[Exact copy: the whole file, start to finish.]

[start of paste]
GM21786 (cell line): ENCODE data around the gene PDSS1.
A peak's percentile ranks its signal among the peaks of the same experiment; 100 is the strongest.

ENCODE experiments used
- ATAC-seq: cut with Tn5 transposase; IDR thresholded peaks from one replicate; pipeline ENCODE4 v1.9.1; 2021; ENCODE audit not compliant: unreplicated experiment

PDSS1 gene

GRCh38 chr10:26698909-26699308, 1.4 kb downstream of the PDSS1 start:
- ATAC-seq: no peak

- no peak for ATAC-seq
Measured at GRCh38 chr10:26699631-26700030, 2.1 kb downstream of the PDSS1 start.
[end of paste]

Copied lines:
GM21786 (cell line): ENCODE data around the gene PDSS1.
A peak's percentile ranks its signal among the peaks of the same experiment; 100 is the strongest.

ENCODE experiments used
- ATAC-seq: cut with Tn5 transposase; IDR thresholded peaks from one replicate; pipeline ENCODE4 v1.9.1; 2021; ENCODE audit not compliant: unreplicated experiment

PDSS1 gene

GRCh38 chr10:26698909-26699308, 1.4 kb downstream of the PDSS1 start:
- ATAC-seq: no peak

- no peak for ATAC-seq
Measured at GRCh38 chr10:26699631-26700030, 2.1 kb downstream of the PDSS1 start.